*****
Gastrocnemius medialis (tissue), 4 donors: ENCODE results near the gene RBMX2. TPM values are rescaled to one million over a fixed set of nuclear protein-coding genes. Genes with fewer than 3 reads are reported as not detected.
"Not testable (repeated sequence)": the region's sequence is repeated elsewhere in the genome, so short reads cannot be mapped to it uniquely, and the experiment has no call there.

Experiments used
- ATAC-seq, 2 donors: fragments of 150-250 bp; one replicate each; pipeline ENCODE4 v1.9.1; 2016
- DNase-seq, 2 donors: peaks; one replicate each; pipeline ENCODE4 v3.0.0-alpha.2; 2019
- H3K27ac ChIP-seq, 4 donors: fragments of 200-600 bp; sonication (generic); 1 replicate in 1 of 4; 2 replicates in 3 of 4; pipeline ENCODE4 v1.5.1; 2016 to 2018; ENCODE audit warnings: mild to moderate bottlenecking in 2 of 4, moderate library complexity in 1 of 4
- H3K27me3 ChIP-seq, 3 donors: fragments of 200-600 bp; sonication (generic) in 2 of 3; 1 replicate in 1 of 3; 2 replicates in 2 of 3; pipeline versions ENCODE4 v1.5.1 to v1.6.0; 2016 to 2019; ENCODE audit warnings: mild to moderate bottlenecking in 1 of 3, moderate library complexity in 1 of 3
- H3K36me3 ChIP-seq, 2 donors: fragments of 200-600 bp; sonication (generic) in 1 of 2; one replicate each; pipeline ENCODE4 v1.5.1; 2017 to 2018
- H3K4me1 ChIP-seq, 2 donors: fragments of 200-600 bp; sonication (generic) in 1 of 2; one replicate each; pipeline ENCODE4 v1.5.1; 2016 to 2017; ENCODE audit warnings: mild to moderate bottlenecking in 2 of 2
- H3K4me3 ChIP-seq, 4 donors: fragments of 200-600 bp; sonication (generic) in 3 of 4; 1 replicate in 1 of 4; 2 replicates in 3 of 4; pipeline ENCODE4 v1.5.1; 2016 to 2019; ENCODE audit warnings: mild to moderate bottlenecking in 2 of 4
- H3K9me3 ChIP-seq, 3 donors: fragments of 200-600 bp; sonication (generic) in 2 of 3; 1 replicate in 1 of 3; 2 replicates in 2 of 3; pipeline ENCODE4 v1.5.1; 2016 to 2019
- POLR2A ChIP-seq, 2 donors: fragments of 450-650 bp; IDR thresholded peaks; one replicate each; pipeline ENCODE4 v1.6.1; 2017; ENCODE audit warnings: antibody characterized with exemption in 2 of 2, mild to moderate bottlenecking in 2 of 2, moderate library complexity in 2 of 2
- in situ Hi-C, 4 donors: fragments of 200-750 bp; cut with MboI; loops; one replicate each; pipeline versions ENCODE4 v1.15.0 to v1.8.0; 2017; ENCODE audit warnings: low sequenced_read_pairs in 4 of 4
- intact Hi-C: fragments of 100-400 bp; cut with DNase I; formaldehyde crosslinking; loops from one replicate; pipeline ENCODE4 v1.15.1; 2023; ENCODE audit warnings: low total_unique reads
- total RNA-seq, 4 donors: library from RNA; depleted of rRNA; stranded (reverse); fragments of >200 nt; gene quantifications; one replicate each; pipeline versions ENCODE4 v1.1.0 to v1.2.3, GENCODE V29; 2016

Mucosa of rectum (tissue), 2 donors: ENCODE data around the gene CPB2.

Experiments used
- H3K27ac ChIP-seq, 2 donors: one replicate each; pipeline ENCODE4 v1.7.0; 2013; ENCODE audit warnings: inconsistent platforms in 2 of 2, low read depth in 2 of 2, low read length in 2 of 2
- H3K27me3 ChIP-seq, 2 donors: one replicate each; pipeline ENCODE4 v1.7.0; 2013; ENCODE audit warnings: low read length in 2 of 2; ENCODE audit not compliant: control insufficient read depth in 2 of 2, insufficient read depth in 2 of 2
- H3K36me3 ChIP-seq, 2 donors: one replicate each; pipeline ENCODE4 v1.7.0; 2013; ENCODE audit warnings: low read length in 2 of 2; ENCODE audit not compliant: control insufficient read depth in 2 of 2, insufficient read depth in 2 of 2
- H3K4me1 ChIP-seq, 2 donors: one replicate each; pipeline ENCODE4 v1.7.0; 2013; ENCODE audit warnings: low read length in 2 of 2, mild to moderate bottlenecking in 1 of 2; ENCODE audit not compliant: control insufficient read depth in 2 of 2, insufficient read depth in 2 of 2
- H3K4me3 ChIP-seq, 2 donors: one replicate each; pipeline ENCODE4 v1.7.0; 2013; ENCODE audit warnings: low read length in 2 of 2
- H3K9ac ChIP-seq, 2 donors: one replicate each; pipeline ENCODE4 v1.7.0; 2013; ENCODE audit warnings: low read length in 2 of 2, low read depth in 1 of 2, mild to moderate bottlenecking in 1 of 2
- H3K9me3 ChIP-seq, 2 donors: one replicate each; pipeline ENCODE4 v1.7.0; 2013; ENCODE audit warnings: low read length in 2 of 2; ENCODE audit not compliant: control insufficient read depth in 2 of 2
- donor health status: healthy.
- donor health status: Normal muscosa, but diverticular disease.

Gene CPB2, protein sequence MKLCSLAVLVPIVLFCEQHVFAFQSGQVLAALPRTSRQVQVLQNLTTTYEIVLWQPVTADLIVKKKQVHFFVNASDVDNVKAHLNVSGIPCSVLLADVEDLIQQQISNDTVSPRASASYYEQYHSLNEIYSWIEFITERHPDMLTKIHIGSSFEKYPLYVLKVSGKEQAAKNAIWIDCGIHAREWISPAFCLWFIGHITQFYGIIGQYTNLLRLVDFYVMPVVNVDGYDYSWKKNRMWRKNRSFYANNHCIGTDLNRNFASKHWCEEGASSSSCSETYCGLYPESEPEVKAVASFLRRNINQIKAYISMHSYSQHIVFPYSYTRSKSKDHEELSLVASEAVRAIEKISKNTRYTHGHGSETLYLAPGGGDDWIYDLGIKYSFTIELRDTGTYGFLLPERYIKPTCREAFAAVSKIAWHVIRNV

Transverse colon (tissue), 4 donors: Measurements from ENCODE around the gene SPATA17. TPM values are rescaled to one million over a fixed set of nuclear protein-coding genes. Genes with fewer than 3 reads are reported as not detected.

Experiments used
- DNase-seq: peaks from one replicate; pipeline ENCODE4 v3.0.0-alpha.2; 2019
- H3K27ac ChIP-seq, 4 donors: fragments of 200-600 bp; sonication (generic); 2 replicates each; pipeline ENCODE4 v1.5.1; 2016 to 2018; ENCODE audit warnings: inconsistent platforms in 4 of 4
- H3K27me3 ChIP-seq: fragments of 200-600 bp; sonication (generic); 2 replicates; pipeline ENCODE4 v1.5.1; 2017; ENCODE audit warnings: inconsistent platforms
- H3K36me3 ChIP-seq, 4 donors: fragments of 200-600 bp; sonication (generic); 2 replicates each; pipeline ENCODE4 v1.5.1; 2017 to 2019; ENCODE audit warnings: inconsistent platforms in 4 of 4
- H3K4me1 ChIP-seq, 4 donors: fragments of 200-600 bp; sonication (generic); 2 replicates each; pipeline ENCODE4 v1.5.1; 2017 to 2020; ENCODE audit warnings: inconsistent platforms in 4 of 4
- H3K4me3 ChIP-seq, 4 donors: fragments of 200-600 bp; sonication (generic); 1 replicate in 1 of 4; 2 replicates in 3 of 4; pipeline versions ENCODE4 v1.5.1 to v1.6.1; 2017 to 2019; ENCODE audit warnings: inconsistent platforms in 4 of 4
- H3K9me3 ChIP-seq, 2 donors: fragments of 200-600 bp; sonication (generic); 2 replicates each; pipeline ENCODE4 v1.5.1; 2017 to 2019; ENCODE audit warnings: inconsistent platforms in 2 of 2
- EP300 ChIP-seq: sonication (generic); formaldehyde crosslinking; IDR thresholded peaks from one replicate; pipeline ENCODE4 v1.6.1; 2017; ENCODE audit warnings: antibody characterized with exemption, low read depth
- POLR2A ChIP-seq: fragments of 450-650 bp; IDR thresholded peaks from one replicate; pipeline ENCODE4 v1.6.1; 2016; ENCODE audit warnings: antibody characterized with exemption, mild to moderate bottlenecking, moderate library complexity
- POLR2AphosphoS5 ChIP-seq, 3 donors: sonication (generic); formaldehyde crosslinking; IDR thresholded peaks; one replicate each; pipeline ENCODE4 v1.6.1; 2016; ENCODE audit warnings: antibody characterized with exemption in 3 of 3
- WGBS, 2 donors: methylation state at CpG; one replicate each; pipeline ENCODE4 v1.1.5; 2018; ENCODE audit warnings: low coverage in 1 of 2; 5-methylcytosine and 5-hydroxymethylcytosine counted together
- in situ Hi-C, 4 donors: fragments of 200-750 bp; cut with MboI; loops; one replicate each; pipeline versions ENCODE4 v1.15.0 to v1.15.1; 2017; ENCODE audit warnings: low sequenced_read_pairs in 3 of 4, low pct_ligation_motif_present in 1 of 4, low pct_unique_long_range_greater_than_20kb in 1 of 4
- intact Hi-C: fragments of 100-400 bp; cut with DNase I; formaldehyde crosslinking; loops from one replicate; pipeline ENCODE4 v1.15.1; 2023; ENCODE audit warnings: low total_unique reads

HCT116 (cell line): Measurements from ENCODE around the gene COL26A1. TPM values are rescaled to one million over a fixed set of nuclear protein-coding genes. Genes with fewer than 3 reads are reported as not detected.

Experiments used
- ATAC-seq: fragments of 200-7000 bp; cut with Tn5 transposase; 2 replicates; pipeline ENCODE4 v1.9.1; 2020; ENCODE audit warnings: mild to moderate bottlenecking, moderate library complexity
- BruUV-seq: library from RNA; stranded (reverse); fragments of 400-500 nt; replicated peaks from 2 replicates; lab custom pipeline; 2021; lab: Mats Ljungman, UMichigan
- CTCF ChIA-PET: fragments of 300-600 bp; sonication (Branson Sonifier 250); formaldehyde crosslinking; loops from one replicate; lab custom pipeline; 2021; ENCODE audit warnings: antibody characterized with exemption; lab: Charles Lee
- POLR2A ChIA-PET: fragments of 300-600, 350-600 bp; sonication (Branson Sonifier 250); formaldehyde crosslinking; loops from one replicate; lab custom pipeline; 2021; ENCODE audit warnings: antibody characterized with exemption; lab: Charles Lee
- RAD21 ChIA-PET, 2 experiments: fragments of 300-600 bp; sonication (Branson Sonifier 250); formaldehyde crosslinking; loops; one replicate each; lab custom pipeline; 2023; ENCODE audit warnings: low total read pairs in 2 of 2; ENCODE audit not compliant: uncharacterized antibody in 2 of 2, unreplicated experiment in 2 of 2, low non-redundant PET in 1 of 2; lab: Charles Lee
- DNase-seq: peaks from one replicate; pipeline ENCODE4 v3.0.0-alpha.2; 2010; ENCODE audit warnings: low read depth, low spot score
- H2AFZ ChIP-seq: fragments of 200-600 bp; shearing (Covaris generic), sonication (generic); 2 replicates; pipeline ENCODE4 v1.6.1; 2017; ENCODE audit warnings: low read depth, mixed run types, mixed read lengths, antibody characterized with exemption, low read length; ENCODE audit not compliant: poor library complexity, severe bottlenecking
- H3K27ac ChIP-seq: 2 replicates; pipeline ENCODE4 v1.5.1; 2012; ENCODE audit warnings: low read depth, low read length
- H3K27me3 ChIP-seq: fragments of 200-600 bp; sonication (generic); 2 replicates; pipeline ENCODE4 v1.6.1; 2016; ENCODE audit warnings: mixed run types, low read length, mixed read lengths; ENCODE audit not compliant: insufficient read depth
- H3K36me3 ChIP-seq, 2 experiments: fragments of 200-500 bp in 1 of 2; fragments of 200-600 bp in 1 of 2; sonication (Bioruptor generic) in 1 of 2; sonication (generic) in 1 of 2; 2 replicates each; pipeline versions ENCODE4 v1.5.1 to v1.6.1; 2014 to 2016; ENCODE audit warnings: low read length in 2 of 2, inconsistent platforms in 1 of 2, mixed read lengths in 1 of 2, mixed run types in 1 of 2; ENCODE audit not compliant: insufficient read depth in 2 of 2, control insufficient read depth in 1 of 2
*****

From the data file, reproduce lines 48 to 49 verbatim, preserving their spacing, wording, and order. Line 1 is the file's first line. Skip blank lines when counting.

- POLR2A ChIA-PET: fragments of 300-600, 350-600 bp; sonication (Branson Sonifier 250); formaldehyde crosslinking; loops from one replicate; lab custom pipeline; 2021; ENCODE audit warnings: antibody characterized with exemption; lab: Charles Lee
- RAD21 ChIA-PET, 2 experiments: fragments of 300-600 bp; sonication (Branson Sonifier 250); formaldehyde crosslinking; loops; one replicate each; lab custom pipeline; 2023; ENCODE audit warnings: low total read pairs in 2 of 2; ENCODE audit not compliant: uncharacterized antibody in 2 of 2, unreplicated experiment in 2 of 2, low non-redundant PET in 1 of 2; lab: Charles Lee